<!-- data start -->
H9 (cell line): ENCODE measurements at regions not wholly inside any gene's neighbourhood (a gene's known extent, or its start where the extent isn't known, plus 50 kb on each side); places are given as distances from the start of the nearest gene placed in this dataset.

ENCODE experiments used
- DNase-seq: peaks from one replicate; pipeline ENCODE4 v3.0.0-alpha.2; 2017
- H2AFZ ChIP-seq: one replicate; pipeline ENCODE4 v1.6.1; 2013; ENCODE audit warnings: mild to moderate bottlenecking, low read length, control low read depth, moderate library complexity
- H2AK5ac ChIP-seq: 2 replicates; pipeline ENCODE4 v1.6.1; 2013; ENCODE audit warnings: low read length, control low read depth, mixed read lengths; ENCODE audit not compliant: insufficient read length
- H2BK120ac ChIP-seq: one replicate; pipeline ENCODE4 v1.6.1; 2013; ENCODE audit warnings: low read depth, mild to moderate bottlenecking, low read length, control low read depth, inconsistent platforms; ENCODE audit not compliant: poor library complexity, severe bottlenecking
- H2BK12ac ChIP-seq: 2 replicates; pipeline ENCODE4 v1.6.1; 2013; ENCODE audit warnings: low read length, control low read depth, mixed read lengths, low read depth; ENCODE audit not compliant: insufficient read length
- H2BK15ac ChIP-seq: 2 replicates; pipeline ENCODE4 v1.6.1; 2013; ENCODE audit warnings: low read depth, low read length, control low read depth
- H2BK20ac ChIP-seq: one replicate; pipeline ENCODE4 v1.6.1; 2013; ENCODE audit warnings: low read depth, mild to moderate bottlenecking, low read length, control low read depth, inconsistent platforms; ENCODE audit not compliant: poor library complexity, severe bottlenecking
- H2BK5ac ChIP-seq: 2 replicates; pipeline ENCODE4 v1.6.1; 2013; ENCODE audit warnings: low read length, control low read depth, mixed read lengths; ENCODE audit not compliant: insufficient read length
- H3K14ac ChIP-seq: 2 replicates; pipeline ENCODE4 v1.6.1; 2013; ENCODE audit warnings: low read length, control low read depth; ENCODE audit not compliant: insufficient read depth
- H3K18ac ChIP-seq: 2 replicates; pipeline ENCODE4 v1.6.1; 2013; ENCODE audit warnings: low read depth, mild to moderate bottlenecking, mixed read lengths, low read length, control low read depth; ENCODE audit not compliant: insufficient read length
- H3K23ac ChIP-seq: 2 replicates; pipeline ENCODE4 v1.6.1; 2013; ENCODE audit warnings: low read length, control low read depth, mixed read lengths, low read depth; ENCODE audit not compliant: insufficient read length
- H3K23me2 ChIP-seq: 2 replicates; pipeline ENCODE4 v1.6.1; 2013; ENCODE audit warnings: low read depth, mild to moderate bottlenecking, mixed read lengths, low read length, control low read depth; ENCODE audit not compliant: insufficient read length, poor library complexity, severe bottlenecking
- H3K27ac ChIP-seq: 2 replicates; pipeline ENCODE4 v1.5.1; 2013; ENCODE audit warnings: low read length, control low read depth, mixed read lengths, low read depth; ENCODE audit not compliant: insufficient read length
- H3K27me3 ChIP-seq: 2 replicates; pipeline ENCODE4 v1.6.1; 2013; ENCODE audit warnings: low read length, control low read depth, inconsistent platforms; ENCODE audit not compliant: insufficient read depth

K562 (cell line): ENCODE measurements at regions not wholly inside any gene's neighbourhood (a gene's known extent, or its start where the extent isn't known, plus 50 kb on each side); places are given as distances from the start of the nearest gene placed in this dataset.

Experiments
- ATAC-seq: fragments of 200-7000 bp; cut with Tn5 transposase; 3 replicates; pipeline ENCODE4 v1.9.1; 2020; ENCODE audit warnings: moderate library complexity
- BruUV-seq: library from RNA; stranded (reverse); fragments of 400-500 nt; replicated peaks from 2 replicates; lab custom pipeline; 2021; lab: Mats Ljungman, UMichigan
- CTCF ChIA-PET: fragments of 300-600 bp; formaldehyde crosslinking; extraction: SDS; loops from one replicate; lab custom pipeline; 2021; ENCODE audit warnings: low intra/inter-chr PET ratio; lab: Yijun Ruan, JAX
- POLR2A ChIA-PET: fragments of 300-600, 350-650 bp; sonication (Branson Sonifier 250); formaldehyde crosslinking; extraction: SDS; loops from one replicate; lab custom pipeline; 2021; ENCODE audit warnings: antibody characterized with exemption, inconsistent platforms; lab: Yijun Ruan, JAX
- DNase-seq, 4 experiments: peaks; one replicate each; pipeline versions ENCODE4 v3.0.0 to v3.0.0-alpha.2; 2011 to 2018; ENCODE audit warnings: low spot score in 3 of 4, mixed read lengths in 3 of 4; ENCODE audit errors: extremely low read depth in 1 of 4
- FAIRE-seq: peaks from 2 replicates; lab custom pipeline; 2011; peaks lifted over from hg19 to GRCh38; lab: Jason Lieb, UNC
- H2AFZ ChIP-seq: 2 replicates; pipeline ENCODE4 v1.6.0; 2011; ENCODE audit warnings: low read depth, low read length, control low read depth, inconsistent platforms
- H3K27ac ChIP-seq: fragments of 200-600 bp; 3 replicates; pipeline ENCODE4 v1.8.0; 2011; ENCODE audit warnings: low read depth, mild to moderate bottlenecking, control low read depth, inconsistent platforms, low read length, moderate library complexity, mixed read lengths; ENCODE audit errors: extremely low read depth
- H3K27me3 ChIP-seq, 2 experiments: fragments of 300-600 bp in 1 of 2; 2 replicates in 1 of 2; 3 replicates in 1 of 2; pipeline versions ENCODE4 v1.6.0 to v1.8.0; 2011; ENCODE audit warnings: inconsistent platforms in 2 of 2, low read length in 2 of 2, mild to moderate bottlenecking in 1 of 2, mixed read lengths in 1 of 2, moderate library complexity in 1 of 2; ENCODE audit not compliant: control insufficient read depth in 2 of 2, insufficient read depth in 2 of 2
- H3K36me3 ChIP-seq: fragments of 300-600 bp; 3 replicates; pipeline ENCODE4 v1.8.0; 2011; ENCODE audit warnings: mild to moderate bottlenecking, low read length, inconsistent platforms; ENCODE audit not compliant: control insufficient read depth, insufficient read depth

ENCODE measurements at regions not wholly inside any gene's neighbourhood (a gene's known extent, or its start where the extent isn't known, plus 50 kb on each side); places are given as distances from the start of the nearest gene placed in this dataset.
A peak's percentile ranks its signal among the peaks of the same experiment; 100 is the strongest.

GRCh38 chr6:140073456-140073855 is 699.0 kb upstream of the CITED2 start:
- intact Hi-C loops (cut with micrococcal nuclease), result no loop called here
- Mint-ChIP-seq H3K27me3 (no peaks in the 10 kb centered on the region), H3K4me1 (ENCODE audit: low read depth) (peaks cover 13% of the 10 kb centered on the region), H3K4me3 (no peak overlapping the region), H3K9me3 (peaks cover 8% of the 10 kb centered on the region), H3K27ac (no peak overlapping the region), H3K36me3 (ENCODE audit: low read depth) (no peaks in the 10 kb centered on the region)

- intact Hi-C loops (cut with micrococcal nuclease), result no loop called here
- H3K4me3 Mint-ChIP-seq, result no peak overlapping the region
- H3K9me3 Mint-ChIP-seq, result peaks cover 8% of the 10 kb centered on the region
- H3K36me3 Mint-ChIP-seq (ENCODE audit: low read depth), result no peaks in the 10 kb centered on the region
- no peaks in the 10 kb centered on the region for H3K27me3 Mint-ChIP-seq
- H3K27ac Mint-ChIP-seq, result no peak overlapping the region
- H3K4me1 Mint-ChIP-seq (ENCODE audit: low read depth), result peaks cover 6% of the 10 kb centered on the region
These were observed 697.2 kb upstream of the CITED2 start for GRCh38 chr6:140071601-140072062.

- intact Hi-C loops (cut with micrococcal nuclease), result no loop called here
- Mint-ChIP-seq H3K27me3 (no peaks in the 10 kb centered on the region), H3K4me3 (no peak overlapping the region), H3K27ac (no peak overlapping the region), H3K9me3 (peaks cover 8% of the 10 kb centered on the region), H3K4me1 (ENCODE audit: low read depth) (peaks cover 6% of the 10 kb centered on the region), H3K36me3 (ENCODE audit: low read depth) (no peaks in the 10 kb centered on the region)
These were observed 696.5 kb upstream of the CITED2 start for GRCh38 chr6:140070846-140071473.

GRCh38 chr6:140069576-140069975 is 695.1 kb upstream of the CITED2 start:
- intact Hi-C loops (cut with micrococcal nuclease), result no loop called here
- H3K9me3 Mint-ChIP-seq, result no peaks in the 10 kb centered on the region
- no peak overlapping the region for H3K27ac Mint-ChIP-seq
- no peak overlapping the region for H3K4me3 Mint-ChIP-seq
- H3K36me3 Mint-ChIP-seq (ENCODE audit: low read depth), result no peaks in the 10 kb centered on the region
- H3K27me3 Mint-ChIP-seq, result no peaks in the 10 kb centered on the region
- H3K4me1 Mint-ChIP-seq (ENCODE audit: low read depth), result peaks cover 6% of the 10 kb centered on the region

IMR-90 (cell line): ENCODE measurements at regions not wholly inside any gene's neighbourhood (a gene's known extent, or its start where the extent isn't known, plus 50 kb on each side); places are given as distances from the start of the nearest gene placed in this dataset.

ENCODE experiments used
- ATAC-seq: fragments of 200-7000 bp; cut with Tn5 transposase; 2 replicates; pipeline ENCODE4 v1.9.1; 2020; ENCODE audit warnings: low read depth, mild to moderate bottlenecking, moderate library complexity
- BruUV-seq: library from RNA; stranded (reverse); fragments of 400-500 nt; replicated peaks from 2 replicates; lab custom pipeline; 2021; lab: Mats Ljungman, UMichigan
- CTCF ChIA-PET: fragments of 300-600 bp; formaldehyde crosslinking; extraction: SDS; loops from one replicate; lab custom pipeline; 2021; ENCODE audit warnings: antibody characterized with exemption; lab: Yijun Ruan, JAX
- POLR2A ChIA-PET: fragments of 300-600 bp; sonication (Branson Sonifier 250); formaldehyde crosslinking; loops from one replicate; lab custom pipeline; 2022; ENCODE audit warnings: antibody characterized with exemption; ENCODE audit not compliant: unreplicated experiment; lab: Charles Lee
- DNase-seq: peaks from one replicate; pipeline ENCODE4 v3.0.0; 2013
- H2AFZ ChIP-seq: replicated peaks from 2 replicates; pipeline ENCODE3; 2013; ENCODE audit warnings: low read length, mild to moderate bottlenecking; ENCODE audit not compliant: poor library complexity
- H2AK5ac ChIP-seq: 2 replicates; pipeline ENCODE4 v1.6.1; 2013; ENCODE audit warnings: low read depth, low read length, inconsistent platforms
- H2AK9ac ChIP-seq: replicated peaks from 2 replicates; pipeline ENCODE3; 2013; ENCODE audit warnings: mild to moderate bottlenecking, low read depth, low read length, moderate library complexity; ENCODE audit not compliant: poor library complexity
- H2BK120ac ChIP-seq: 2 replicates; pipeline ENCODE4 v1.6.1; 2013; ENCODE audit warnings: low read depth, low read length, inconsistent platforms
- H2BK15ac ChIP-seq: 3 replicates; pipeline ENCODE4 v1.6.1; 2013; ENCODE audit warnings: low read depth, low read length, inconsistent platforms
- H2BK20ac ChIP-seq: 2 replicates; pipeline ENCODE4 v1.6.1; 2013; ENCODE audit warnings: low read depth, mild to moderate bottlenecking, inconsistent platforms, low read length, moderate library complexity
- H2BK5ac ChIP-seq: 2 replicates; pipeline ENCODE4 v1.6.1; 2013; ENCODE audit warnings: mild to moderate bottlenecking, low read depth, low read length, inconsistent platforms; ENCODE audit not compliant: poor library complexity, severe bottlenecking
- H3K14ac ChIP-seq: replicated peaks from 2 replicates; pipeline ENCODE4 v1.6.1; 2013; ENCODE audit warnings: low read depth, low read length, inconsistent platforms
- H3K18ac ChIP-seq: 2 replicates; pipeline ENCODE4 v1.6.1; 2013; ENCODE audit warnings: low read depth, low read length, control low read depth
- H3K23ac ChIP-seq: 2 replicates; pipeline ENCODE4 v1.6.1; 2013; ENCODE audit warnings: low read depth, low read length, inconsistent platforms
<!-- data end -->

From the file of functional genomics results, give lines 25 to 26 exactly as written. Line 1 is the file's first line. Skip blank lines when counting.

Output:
- H2AFZ ChIP-seq: 2 replicates; pipeline ENCODE4 v1.6.0; 2011; ENCODE audit warnings: low read depth, low read length, control low read depth, inconsistent platforms
- H3K27ac ChIP-seq: fragments of 200-600 bp; 3 replicates; pipeline ENCODE4 v1.8.0; 2011; ENCODE audit warnings: low read depth, mild to moderate bottlenecking, control low read depth, inconsistent platforms, low read length, moderate library complexity, mixed read lengths; ENCODE audit errors: extremely low read depth